Today's hobbyists and small-time electronics builders have more options for producing durable, professional-looking printed circuit boards (PCBs). Printed circuits are more flexible in size, hold up better in adverse conditions, and cost less if you make more than a few.
Especially when you're working with plug-in style breadboards, the breadboard itself determines the size of the final circuit. Since breadboards are meant to be reused, they come in a variety of sizes, but you don't cut them. A custom-printed circuit, on the other hand, is exactly the size you need. You determine its size when you create the board pattern. You can even create odd-shaped boards to fit a custom enclosure.
While a well-made prototype can be rugged, the physical construction of a PCB is superior. The copper conductors on a printed circuit are bonded to the board. A prototype is usually done with point-to-point wiring, which can come loose with vibration. Circuit board components are always soldered in, which contributes to durability. In addition, on a printed circuit, it's easy to add holes for screws and other mounting hardware.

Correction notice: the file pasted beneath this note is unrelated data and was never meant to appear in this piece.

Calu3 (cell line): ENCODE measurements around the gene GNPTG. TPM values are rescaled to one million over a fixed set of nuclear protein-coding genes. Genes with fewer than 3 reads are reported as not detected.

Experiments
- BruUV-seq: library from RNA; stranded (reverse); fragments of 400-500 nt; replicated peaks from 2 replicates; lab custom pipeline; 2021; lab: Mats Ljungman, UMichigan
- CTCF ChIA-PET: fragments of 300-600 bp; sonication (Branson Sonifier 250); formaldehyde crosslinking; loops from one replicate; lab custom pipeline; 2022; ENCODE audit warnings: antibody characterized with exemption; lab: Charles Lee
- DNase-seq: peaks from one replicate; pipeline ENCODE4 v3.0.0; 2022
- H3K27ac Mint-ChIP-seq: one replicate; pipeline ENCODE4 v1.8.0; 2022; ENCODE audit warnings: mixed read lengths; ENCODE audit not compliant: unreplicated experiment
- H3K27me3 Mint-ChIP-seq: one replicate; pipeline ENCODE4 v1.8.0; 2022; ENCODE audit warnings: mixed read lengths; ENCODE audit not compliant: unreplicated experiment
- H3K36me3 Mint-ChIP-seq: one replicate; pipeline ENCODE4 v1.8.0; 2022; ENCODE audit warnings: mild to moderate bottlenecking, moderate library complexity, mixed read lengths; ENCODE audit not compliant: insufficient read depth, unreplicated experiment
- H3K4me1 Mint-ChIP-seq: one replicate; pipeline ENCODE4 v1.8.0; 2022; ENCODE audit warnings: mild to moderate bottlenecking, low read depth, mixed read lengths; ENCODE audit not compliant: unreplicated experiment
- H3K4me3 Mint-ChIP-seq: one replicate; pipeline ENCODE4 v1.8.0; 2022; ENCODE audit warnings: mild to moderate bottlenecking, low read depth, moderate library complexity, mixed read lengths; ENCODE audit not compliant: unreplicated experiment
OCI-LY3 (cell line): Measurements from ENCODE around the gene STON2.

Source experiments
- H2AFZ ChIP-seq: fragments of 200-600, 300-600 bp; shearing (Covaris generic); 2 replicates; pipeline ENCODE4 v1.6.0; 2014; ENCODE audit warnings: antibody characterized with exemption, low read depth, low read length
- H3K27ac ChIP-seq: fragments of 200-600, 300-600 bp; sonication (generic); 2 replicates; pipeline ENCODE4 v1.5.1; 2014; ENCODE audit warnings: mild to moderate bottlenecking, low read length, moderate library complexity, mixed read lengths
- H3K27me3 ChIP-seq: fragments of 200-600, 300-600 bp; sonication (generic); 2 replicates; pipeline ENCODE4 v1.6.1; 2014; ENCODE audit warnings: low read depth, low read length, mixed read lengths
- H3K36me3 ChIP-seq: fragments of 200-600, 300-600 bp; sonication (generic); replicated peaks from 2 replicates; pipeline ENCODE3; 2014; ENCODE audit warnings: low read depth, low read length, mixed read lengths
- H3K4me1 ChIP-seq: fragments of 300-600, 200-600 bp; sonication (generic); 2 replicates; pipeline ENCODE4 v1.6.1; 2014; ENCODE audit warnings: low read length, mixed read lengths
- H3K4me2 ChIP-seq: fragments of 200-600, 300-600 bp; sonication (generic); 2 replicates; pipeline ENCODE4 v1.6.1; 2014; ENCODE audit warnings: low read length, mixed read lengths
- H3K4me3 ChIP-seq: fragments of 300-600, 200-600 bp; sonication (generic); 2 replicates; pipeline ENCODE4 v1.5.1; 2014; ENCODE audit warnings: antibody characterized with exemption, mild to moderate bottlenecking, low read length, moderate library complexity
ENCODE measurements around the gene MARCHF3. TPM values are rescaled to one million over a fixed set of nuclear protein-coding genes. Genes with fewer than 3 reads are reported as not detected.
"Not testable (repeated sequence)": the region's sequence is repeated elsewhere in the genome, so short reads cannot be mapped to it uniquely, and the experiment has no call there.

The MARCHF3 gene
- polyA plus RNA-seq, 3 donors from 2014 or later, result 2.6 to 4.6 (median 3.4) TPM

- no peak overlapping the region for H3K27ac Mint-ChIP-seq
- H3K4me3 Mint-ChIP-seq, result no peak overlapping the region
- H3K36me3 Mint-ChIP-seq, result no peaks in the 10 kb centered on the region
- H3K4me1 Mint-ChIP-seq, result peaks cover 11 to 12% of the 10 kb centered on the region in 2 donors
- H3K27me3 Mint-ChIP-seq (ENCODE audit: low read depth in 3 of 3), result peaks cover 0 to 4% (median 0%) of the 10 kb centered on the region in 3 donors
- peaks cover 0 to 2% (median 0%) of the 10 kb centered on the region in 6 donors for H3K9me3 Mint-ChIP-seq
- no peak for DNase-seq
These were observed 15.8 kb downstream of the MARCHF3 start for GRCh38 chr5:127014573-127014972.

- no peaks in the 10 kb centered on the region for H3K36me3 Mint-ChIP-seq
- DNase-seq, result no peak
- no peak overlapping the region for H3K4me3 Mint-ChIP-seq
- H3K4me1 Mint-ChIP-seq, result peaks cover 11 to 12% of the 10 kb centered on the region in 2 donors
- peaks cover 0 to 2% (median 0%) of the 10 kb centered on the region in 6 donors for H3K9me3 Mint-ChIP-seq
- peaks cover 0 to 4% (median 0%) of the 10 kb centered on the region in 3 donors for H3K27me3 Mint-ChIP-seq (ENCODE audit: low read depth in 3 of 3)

If you're making just one or two of a particular circuit, it might not be worth the effort of designing a PCB layout. But for simpler circuits, making even a few PCBs can be less expensive than hand-building every one on a prototype board. As quantities go up, the PCB becomes more attractive. With today's PC software, you can make printed circuits at home or send the design to a custom manufacturing shop to make a few.
Since most printed circuits are designed in software, the program arranges the parts for best performance. As a side benefit, the board has a neat appearance. Parts are spaced evenly, and traces are symmetric and uniform. You can add silk-screened artwork and text to the board. The reduction of point-to-point wiring makes for a sleeker, more professional appearance. Prototype boards are meant to be flexible, but not necessarily professional-looking.